For 60 days, the building will close so workers can replace the roof, install LED lighting and sound systems and make the building handicap accessible. The grand dome theater will get a fresh coat of paint and 24-karat leafing on its details.
“There was a huge community here, and we want to bring that back,” said Konstantin Savvon, the director of operations for the center. “We want to support and reach out to Oakland.”
The Scottish Rite of the Valley of Oakland, a Freemasons fraternity, will offer guided public tours and open a restaurant and bar. Rooms previously used only by the fraternity will be available to rent. Savvon said they want the building to become more accessible, for example, to Oakland’s nonprofits and startups.
The fraternity has a few thousand members — the exact number is a secret. However, the building was designed with 8,000 members in mind.
While those numbers have declined, revitalizing the building is a way to revitalize themselves and the community.
Savvon often hears wows, oohs and ahs when people walk into rooms. The rich architecture sparks conversations, which, Savvon said, is worth the costly restorations.
The fraternity raised nearly $200,000 and received about $1 million in donations.
“We’re trying to be as original to the period as possible,” he said.
The original hammered-bronze ceiling in the entrance room would cost more than what the center is worth today, which is about $240 million. One thousand men working simultaneously built the Scottish Rite Center in 1927 for a cool $1.9 million.
There were no CNC machines to spit out the tiny and intricate architectural details found throughout the 130,000-square-foot building. Almost everything was done by hand.
“What I have to do is reconstruct the same motifs with the same materials and techniques,” said Philip Lawson, lead restorer and artist. “It can be very labor-intensive.”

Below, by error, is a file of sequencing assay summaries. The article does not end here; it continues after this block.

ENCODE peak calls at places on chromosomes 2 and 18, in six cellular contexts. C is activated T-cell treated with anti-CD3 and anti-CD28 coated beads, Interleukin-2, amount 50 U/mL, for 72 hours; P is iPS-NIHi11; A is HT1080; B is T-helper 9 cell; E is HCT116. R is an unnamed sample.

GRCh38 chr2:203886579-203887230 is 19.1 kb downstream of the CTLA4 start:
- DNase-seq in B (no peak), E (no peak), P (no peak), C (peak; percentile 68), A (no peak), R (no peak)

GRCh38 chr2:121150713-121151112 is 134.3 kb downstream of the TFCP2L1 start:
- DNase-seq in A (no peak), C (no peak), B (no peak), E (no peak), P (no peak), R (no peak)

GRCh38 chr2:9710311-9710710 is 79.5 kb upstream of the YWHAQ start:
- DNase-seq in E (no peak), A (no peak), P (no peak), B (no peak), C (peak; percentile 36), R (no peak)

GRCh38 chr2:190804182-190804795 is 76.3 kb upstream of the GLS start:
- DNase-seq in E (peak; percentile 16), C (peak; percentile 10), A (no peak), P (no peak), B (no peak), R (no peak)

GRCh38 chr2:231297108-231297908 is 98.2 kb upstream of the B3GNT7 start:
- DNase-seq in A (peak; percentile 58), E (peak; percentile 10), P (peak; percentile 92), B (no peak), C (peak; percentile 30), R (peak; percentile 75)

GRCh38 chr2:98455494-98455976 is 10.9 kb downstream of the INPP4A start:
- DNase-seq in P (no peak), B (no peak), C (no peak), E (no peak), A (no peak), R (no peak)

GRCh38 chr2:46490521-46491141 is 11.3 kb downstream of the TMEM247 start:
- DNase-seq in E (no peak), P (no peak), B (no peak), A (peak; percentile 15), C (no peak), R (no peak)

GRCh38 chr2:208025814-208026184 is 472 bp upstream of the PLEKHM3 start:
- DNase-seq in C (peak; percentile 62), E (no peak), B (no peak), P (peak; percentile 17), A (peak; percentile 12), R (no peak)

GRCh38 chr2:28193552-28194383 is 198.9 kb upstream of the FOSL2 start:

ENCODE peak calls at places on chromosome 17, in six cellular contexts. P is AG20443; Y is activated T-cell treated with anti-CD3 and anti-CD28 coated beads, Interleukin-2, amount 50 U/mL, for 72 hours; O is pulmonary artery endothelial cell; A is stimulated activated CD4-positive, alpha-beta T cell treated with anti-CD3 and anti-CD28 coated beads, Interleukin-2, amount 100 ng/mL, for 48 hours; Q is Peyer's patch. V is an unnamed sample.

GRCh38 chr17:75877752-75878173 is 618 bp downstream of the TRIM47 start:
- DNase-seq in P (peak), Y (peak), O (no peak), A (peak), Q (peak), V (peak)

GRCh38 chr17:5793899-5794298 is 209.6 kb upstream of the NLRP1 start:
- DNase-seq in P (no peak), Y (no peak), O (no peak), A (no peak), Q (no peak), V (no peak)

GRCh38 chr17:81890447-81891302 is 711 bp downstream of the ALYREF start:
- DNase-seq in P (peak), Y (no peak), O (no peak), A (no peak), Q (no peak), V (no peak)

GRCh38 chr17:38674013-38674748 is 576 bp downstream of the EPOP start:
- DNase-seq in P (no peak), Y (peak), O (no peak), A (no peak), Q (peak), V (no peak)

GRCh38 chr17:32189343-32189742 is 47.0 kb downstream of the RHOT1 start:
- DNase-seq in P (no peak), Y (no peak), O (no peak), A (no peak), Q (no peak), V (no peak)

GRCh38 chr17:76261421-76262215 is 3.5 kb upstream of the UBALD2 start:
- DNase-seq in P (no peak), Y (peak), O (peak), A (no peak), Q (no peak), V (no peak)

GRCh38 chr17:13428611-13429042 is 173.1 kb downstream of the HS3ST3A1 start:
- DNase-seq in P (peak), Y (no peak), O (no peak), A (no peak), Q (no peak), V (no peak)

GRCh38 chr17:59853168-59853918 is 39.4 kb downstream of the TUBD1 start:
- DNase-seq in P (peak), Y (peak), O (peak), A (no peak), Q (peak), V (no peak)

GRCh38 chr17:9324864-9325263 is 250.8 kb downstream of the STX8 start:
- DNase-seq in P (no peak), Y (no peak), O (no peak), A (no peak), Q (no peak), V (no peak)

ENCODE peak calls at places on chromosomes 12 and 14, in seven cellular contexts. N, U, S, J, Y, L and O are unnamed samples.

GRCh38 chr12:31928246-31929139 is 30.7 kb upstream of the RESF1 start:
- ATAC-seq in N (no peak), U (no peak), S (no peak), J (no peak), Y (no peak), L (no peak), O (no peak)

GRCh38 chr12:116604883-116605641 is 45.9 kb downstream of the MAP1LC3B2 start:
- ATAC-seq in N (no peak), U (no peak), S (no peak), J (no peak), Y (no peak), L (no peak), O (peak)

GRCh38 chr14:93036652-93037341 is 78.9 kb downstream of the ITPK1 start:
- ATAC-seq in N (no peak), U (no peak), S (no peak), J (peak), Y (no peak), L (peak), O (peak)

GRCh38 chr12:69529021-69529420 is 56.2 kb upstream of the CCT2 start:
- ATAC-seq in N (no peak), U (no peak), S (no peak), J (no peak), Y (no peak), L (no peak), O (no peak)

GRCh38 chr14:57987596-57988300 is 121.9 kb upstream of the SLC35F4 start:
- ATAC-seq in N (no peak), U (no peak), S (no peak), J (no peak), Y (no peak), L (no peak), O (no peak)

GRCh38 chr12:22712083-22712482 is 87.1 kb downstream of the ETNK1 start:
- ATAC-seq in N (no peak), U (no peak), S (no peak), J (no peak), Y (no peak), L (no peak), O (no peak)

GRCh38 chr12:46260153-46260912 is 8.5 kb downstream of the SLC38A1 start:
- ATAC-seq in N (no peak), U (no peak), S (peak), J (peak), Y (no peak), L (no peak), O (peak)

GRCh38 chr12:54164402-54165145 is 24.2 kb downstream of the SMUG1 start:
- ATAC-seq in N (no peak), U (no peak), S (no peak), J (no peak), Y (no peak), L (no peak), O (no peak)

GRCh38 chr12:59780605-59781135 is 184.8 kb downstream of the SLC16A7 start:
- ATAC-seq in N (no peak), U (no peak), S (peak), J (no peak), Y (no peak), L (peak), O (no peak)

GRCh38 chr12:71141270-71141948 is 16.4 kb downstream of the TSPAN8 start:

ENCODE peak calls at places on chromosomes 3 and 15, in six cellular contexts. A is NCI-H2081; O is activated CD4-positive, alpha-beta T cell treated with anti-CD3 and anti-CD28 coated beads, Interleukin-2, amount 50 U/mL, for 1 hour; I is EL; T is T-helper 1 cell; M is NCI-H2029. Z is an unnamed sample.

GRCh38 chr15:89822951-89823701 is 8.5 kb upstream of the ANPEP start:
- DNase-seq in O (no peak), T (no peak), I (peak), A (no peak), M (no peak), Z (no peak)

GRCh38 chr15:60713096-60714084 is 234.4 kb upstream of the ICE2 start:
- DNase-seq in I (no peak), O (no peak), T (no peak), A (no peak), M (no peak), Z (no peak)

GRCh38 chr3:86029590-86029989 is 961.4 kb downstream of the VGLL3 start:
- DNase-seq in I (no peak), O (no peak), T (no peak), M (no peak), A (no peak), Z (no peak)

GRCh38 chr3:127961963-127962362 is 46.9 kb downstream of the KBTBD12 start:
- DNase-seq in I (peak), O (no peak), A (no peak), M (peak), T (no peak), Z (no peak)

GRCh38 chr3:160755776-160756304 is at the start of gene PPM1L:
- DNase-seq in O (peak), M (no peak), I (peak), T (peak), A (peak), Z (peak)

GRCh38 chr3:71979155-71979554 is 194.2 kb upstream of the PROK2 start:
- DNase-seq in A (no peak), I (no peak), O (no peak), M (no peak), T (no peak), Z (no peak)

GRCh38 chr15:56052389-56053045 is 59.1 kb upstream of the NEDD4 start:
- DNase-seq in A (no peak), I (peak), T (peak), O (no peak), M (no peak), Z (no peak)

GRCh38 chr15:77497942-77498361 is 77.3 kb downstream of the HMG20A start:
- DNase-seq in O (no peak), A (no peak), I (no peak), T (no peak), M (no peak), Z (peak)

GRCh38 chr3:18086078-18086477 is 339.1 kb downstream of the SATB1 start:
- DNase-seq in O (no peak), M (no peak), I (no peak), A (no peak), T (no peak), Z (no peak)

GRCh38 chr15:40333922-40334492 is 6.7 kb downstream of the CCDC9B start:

He and other craftsmen have the painstaking task of restoring thousands of hand-painted, plaster-relief and stone masonic symbols that cover almost every nook and cranny of the building.
“Freemasonry has a lot to do with symbolism, so preservation is important,” Lawson said. “The reason this needs to be done methodically and carefully is because we’re trying to protect the history, trying to honor the history.”
The Masonic history and rituals are also shrouded in mystery and tall tales to the outside world. Once construction is finished, visitors will get a glimpse of secret passageways and rooms. Some say the building is haunted. Ghosts have been spotted roaming, or floating, in the building, said Paul Adams, the librarian.
“I was not a believer until I saw one,” he said. “There are a lot of secrets in this building.”
The missions of the fraternity are to honor personal liberties and to act with good moral character. The building is like a university where these values are taught and is worth preserving, the fraternity says.
This is the second major renovation in the building’s 80-plus years.
“It’s been one hell of a battle,” Savvon said of restoring the lodge, which has been his project since he walked through the doors of the lodge three years ago. “They don’t build buildings like this anymore.”